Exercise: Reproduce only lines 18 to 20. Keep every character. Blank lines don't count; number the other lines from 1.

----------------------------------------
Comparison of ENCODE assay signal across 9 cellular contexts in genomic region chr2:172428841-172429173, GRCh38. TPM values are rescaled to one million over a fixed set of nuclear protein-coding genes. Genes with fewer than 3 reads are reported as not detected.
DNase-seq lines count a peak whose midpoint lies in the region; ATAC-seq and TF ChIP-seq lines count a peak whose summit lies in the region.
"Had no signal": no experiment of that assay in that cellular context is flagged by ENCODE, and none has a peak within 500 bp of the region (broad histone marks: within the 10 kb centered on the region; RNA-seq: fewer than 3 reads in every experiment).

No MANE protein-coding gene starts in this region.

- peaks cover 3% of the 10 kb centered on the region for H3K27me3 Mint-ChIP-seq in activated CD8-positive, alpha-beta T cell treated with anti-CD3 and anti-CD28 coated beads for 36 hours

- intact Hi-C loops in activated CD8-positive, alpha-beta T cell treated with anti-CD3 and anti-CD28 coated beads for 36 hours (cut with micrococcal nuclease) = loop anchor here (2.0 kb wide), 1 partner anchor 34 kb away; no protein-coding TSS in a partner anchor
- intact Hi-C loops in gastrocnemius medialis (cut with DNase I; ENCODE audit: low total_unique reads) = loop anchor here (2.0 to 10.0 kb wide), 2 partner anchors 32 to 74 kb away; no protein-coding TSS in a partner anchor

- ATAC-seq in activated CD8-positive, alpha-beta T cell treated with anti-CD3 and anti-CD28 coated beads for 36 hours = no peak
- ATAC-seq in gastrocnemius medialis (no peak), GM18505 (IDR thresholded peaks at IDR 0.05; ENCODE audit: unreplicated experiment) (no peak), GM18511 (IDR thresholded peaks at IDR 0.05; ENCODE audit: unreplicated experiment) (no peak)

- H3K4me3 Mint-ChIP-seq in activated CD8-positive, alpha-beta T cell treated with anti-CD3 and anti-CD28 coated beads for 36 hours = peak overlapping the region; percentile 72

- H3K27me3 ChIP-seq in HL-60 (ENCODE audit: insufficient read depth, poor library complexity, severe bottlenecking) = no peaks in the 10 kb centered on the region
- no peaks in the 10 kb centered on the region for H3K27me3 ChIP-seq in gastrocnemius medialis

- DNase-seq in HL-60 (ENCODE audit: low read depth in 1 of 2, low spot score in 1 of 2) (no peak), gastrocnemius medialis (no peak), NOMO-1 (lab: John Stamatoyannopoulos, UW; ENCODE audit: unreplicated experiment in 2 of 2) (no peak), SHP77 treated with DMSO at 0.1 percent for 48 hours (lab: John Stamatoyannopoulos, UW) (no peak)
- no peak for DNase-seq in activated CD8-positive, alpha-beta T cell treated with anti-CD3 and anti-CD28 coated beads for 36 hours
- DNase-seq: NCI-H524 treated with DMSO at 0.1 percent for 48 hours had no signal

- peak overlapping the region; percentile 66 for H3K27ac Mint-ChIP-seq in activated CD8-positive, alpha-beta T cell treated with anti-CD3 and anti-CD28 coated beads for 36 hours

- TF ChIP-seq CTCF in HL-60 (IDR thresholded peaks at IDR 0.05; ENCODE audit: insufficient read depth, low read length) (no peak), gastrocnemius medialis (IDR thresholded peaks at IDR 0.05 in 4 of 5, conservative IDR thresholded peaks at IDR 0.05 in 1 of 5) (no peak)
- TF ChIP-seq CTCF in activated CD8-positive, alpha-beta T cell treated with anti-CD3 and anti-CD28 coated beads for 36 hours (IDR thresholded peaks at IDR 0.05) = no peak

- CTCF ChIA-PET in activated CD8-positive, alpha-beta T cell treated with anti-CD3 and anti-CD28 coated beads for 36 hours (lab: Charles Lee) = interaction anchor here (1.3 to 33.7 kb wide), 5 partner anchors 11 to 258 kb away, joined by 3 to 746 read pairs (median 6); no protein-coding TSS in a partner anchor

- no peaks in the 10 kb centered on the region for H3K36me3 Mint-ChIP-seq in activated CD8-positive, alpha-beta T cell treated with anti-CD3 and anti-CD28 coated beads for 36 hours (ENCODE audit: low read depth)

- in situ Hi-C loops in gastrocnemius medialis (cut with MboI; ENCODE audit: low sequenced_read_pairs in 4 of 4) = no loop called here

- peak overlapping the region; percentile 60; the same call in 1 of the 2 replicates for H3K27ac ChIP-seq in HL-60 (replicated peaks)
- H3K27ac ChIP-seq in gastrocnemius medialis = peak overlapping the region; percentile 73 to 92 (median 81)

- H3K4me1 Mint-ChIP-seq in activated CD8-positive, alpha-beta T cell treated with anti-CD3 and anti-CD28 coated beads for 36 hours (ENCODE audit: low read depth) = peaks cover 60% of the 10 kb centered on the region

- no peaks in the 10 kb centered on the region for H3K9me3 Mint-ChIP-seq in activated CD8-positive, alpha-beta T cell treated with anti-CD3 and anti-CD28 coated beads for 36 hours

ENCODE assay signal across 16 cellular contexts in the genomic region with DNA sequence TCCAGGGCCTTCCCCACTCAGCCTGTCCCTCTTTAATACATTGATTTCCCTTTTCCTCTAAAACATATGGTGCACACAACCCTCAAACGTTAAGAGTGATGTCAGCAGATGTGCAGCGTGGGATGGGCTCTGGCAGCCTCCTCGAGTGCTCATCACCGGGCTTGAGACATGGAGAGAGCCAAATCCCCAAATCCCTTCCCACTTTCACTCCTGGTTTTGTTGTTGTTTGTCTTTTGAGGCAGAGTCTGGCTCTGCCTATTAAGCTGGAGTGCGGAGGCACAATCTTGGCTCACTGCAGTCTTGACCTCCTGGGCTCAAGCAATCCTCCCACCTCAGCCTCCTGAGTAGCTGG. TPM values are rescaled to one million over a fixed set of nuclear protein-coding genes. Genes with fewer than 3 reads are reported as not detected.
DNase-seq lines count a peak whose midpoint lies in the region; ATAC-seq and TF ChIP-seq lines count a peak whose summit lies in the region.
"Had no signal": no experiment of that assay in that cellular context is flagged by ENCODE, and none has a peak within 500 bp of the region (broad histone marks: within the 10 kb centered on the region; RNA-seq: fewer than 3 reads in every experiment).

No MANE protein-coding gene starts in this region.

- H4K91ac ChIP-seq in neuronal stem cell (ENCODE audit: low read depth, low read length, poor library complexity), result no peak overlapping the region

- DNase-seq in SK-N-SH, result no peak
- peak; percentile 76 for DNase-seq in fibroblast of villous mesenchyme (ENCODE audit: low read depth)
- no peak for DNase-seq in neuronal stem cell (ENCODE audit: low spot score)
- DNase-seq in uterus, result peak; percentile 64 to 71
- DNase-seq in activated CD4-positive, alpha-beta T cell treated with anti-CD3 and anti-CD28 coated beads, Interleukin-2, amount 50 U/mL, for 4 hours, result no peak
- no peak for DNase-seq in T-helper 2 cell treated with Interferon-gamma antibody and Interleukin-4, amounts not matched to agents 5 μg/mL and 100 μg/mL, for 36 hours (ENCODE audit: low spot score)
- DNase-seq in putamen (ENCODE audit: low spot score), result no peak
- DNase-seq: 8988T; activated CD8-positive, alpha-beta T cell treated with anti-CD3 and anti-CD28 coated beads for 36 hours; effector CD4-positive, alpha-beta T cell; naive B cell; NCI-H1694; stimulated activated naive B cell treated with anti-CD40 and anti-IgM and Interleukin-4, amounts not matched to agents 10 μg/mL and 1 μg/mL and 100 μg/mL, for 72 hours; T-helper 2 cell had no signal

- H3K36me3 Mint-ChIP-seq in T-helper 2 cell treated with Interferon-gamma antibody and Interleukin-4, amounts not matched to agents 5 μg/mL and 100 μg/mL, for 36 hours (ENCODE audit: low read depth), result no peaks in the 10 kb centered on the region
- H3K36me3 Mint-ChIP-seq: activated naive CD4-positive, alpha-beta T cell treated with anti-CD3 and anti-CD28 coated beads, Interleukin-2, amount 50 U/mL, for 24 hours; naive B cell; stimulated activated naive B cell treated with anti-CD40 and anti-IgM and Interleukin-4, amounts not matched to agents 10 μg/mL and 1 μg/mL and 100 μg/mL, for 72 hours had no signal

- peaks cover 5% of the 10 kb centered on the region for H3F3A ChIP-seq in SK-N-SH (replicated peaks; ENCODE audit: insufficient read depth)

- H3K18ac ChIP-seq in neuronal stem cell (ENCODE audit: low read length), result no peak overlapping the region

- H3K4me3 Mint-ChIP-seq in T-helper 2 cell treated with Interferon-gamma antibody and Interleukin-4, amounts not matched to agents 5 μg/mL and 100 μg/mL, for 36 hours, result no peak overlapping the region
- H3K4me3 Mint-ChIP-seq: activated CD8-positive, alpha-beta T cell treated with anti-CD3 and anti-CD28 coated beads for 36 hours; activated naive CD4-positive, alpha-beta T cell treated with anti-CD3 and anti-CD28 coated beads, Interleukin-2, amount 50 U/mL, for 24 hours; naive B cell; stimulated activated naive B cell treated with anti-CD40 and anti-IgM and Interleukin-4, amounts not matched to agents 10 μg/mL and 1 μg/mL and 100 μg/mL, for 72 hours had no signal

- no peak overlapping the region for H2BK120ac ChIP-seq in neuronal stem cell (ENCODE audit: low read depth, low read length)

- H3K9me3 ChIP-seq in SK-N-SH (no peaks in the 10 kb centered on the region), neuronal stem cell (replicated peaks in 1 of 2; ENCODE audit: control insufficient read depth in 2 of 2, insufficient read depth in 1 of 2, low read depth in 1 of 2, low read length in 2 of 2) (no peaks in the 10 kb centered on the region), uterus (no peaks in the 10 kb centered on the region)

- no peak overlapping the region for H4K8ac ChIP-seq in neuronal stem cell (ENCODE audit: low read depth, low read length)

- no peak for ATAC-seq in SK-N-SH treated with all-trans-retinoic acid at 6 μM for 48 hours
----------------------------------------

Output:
- TF ChIP-seq CTCF in activated CD8-positive, alpha-beta T cell treated with anti-CD3 and anti-CD28 coated beads for 36 hours (IDR thresholded peaks at IDR 0.05) = no peak

- CTCF ChIA-PET in activated CD8-positive, alpha-beta T cell treated with anti-CD3 and anti-CD28 coated beads for 36 hours (lab: Charles Lee) = interaction anchor here (1.3 to 33.7 kb wide), 5 partner anchors 11 to 258 kb away, joined by 3 to 746 read pairs (median 6); no protein-coding TSS in a partner anchor

- no peaks in the 10 kb centered on the region for H3K36me3 Mint-ChIP-seq in activated CD8-positive, alpha-beta T cell treated with anti-CD3 and anti-CD28 coated beads for 36 hours (ENCODE audit: low read depth)